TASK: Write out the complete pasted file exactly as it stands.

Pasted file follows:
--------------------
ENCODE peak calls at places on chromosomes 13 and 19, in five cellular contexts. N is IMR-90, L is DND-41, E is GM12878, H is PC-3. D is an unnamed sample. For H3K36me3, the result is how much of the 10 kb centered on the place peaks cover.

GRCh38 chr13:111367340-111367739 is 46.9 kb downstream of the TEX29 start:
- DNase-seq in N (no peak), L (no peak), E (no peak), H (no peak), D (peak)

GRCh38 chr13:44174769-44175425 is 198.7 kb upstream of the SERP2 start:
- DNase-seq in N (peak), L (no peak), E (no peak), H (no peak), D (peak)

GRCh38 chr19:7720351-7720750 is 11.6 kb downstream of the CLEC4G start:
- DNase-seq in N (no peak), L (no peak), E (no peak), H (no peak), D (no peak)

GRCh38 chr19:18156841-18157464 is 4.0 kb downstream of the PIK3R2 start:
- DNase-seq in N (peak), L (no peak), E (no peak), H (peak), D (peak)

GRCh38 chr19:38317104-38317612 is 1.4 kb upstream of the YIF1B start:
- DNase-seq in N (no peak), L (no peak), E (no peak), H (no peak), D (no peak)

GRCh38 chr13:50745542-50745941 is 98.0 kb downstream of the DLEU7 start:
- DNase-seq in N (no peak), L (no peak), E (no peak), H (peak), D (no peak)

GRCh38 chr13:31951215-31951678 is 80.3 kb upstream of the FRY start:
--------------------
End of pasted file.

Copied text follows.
ENCODE peak calls at places on chromosomes 13 and 19, in five cellular contexts. N is IMR-90, L is DND-41, E is GM12878, H is PC-3. D is an unnamed sample. For H3K36me3, the result is how much of the 10 kb centered on the place peaks cover.

GRCh38 chr13:111367340-111367739 is 46.9 kb downstream of the TEX29 start:
- DNase-seq in N (no peak), L (no peak), E (no peak), H (no peak), D (peak)

GRCh38 chr13:44174769-44175425 is 198.7 kb upstream of the SERP2 start:
- DNase-seq in N (peak), L (no peak), E (no peak), H (no peak), D (peak)

GRCh38 chr19:7720351-7720750 is 11.6 kb downstream of the CLEC4G start:
- DNase-seq in N (no peak), L (no peak), E (no peak), H (no peak), D (no peak)

GRCh38 chr19:18156841-18157464 is 4.0 kb downstream of the PIK3R2 start:
- DNase-seq in N (peak), L (no peak), E (no peak), H (peak), D (peak)

GRCh38 chr19:38317104-38317612 is 1.4 kb upstream of the YIF1B start:
- DNase-seq in N (no peak), L (no peak), E (no peak), H (no peak), D (no peak)

GRCh38 chr13:50745542-50745941 is 98.0 kb downstream of the DLEU7 start:
- DNase-seq in N (no peak), L (no peak), E (no peak), H (peak), D (no peak)

GRCh38 chr13:31951215-31951678 is 80.3 kb upstream of the FRY start: